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Developer:
Stormfront
Publisher: Vivendi Games
Platform: Xbox 360, Xbox, PC, PS2
Release Date: November 14, 2006

by Jason Ferguson




As a fan of the Eragon novel, I was really excited about both the Eragon movie and game. After seeing the movie I was disappointed, and after playing the game, Iím even more disappointed.


Eragon follows the adventures of a young boy named Eragon. After coming across a dragon egg, Eragon discovers that he is a dragon rider. With his newfound power, Eragon seeks to save the empire from the evil Emperor that is destroying it. Fans familiar with the book or the movie will have a fairly good idea of whatís going on in the Eragon game. Unfortunately, the story jumps around so much that itís ridiculous. It never really explains at all whatís going on, and leaves a lot of the best parts out. I donít want to give away too many details for those who havenít read the book or seen the movie. If you havenít, then I suggest you read the book. On the positive side, the gameís story is so mediocre that it wonít really spoil the book for you at all.


The basic gameplay in Eragon is similar to The Lord of the Rings: The Two Towers, also developed by Stormfront Studios. Youíll hack and slash your way through hordes of enemies and use combos to make everything a bit easier. Youíre also equipped with a handy bow and arrow and powerful magic spells. Along your journey, youíll always be accompanied by a second character, who can be controlled by a friend in co-op.


Combat is pretty straightforward: you can block and evade, use strong and weak attack, do combos, use a bow, and use magic. Heavy attacks are strong and slow, and performed with the B button. A quick attack is weaker and faster, and performed with A. By pressing different combos of those two buttons, you can perform powerful combo moves. While many of the combos seem worthless, they do have some pretty cool animations. Eragonís magic will come in useful during battles, and can even be used to solve many puzzles.


At key points in the game, Eragon can summon Saphira to aide him in battle. You canít really control her or anything, but she will slaughter enemies for you or clear a path when you need it. While I did appreciate the fact that the game included Saphira in the gameplay, it seemed mostly pointless because she did little more than fly in momentarily during specific points of the game. Occasionally, youíll be able to ride atop Saphira, which I found much more enjoyable than the rest of the game. In this mode, the second player can control Saphira and her attacks, and the first player controls Eragonís magic. In these levels you will have to defend buildings, destroy enemies, and dodge obstacles.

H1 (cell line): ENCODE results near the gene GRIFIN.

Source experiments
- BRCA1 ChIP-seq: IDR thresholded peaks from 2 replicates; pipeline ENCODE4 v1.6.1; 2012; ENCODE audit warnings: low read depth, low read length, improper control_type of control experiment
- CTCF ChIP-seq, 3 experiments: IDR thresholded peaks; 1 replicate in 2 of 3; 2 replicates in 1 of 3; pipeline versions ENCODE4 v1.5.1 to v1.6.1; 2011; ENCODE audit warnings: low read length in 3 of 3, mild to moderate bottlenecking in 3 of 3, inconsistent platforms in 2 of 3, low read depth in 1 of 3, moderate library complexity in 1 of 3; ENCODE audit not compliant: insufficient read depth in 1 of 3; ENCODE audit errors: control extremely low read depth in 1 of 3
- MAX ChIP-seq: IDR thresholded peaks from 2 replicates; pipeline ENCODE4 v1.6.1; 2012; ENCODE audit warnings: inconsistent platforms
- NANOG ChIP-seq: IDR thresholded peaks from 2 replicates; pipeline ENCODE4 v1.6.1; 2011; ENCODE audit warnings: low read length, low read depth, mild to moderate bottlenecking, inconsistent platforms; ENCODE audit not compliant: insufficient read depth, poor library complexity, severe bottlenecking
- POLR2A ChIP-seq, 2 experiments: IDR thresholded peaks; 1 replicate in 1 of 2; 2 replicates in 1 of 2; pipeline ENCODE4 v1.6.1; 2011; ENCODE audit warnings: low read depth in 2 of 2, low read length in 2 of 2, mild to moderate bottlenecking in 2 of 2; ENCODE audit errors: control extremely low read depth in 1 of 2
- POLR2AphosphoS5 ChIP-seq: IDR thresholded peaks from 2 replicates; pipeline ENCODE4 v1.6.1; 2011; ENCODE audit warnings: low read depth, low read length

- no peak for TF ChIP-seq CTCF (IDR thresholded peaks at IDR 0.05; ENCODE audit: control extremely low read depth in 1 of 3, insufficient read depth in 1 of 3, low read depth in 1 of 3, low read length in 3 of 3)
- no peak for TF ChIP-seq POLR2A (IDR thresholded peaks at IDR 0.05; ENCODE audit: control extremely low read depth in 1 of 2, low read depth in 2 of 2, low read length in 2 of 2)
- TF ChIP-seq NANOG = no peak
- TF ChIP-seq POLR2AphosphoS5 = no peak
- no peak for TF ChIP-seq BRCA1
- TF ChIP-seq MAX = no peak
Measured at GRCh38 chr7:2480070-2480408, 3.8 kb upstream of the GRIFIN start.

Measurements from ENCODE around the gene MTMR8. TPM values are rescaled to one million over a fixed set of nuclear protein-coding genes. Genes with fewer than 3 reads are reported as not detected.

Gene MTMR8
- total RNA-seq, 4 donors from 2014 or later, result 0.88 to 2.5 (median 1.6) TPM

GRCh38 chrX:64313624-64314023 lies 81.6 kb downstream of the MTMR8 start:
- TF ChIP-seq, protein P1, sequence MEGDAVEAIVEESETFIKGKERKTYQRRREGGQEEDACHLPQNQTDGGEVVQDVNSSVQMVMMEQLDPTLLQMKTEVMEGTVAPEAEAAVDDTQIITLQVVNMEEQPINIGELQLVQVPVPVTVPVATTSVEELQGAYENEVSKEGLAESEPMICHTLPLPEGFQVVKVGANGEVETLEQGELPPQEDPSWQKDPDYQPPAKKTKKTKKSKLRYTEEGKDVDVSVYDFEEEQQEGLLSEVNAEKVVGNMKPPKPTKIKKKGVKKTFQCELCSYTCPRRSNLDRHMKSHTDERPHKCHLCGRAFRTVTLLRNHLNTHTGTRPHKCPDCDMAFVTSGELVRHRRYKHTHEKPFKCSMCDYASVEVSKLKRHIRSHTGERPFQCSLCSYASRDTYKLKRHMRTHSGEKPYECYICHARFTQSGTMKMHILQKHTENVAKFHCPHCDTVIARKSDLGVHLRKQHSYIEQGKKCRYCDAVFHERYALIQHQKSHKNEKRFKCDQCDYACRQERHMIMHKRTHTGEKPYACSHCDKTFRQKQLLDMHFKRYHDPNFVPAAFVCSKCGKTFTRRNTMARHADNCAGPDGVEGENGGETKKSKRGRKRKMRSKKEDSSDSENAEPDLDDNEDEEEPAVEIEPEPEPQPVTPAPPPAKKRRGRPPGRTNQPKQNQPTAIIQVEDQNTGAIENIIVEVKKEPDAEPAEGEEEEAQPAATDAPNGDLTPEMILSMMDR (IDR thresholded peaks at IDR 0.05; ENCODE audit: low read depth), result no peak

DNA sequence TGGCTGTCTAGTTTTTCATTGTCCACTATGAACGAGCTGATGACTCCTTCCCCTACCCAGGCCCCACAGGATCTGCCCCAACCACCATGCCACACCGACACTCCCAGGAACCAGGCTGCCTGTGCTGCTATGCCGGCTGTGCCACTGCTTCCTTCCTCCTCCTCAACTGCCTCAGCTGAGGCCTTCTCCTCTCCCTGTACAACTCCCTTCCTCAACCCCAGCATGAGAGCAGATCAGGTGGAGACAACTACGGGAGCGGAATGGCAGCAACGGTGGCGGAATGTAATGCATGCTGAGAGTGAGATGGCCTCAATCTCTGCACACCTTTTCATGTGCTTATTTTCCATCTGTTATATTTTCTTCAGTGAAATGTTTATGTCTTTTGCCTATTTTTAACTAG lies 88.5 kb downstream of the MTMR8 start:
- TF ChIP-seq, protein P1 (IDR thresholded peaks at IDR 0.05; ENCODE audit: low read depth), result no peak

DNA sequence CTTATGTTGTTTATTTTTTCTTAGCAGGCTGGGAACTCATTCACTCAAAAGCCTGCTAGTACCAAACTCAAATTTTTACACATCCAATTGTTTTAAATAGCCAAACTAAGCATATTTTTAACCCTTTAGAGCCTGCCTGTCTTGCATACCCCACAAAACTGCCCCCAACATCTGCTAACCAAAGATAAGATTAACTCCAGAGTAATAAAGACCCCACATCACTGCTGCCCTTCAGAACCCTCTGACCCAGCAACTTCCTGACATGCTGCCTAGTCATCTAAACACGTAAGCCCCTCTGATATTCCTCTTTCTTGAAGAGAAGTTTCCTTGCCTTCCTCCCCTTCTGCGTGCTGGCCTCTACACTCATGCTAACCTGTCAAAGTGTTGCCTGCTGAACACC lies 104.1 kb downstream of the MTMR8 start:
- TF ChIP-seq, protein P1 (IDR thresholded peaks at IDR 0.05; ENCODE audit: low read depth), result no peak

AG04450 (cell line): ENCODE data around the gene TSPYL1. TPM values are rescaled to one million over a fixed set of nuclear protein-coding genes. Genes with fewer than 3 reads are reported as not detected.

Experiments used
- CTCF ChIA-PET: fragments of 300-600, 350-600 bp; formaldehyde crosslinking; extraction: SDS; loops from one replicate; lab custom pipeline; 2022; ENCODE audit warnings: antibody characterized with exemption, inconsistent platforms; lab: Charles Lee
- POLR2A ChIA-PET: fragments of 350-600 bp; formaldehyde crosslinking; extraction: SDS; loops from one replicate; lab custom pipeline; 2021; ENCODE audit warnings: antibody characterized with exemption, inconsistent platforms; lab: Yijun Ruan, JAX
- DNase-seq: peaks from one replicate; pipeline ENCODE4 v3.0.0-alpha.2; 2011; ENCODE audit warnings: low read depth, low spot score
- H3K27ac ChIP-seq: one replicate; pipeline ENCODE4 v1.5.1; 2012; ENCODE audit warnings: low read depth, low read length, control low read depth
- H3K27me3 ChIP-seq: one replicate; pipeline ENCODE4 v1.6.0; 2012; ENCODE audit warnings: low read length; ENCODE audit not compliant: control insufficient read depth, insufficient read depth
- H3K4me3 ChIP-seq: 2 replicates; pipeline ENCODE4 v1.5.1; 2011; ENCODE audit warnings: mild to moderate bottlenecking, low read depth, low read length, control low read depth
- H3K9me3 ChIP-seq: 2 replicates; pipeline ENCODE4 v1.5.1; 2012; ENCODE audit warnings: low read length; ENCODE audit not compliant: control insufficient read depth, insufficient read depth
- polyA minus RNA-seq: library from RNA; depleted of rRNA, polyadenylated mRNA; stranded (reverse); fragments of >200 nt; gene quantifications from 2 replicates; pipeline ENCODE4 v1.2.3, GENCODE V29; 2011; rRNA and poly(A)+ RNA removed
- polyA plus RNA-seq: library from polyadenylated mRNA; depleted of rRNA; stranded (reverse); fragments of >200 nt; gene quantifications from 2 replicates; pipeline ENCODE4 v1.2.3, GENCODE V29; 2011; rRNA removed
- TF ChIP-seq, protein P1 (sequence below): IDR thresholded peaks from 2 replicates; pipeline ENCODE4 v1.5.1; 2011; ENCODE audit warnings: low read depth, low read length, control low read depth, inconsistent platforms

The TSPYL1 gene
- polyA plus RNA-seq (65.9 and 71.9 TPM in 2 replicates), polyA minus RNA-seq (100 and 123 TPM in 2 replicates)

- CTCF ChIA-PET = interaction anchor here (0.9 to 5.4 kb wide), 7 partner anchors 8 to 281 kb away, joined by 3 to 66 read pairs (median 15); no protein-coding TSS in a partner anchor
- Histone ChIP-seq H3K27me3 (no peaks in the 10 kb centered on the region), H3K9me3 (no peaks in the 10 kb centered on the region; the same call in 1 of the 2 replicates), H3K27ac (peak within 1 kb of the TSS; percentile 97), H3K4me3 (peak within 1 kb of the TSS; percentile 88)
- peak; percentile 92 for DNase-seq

You can use magic in many points of the game. For the most part, magic is largely used to solve puzzles. However, you can also use it to battle enemies. There are four main magic spells in Eragon. First off is Eragonís telekinetic ability, which allows him to move objects. Second are his magic arrows, which channel a devastating magic blast through your arrows. Third is your fire attack, which ignites enemies in flames. Last is your shield magic, which will prevent damage to you. Your magic abilities are limited by your magic gauge, which refills fairly quickly, but also is depleted easily when you constantly cast spells.


You also have a bow and arrow, which can be charged up for a stronger attack. As a said earlier, you can even channel magic through your bow for a very powerful blow. The bow is a bit silly and takes no real skill to fire or aim. I probably killed more enemies with the bow than anything else because a charged attack will kill all but the strongest enemies in a single hit. Still, filling your enemies with arrows is amusing.


Eragon and his allies are equipped with the ability to do a fury attack, which restores their HP and temporarily increases their attack. You can go into fury mode whenever your fury meter is full. You refill your fury meter by killing enemies, so stay active and kill lots of baddies.


As you get deeper into the game, Eragon and Saphira will increase in strength. For example, after completing a specific level, Eragon will gain a more powerful sword or gain Dragon Rider Armor for increased defense. You never really learn any abilities and thereís no customization at all to your characters. Instead you simply grow progressively stronger as you complete the game. Perhaps worst of all is the fact that, if you decide to replay previous levels, your newfound weapons and magic abilities cannot be used. A deeper system would have been greatly appreciated.


A fair amount of the game involves stealth, which is flawed because the enemies are so stupid that you donít really have to use stealth at all. As long as you donít walk right in front of them, youíre fine. And even if you DO walk right in front of them, thereís no real penalty for being seen aside from having to kill a few bad guys before you proceed.